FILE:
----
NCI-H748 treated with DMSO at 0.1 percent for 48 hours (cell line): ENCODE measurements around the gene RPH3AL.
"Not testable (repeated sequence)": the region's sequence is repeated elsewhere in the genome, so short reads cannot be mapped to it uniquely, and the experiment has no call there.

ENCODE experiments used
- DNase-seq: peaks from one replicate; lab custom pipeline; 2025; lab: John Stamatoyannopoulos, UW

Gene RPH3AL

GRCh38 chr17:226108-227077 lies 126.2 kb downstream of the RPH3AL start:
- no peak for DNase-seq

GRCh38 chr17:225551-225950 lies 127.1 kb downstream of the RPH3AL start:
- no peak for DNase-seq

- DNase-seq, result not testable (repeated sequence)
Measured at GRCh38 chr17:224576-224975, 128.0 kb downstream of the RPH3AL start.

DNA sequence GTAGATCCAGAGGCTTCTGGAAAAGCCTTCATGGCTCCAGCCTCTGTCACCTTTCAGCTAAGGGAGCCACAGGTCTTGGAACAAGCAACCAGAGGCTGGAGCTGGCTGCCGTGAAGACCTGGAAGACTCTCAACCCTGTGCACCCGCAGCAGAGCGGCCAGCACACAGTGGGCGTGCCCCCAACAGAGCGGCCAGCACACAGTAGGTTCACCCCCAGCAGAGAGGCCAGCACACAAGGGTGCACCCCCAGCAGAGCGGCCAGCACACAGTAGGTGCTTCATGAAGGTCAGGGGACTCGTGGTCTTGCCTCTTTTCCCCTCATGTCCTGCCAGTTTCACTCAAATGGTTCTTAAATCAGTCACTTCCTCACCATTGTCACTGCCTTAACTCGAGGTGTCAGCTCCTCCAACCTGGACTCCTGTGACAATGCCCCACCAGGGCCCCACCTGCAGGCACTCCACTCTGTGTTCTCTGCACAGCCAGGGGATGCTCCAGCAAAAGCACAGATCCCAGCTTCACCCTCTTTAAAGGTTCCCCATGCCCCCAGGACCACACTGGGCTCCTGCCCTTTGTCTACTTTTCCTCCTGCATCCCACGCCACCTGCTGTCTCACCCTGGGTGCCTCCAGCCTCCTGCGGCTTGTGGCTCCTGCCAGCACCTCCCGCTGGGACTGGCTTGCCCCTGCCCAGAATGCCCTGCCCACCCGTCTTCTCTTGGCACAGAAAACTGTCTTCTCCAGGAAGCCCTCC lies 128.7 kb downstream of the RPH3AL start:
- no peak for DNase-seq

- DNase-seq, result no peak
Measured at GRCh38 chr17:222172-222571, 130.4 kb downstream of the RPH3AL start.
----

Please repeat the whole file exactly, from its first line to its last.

NCI-H748 treated with DMSO at 0.1 percent for 48 hours (cell line): ENCODE measurements around the gene RPH3AL.
"Not testable (repeated sequence)": the region's sequence is repeated elsewhere in the genome, so short reads cannot be mapped to it uniquely, and the experiment has no call there.

ENCODE experiments used
- DNase-seq: peaks from one replicate; lab custom pipeline; 2025; lab: John Stamatoyannopoulos, UW

Gene RPH3AL

GRCh38 chr17:226108-227077 lies 126.2 kb downstream of the RPH3AL start:
- no peak for DNase-seq

GRCh38 chr17:225551-225950 lies 127.1 kb downstream of the RPH3AL start:
- no peak for DNase-seq

- DNase-seq, result not testable (repeated sequence)
Measured at GRCh38 chr17:224576-224975, 128.0 kb downstream of the RPH3AL start.

DNA sequence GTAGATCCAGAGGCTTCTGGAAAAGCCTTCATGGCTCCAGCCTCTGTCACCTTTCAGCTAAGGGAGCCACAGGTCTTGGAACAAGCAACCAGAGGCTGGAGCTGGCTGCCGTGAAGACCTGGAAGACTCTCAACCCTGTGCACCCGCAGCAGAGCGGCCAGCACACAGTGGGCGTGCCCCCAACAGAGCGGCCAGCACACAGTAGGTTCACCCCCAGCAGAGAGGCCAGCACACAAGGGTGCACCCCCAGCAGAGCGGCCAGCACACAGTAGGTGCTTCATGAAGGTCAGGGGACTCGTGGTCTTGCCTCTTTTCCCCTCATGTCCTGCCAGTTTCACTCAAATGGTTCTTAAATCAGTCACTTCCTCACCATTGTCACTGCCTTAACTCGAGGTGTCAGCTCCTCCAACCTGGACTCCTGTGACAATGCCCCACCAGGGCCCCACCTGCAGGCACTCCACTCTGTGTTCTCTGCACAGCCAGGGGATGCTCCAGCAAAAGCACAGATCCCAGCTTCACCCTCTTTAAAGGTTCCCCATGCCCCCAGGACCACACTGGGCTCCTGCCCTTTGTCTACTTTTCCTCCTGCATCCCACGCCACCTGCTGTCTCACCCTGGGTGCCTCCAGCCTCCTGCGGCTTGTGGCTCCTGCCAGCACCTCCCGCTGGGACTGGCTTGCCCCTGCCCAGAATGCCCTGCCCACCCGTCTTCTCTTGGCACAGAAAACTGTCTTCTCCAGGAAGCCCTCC lies 128.7 kb downstream of the RPH3AL start:
- no peak for DNase-seq

- DNase-seq, result no peak
Measured at GRCh38 chr17:222172-222571, 130.4 kb downstream of the RPH3AL start.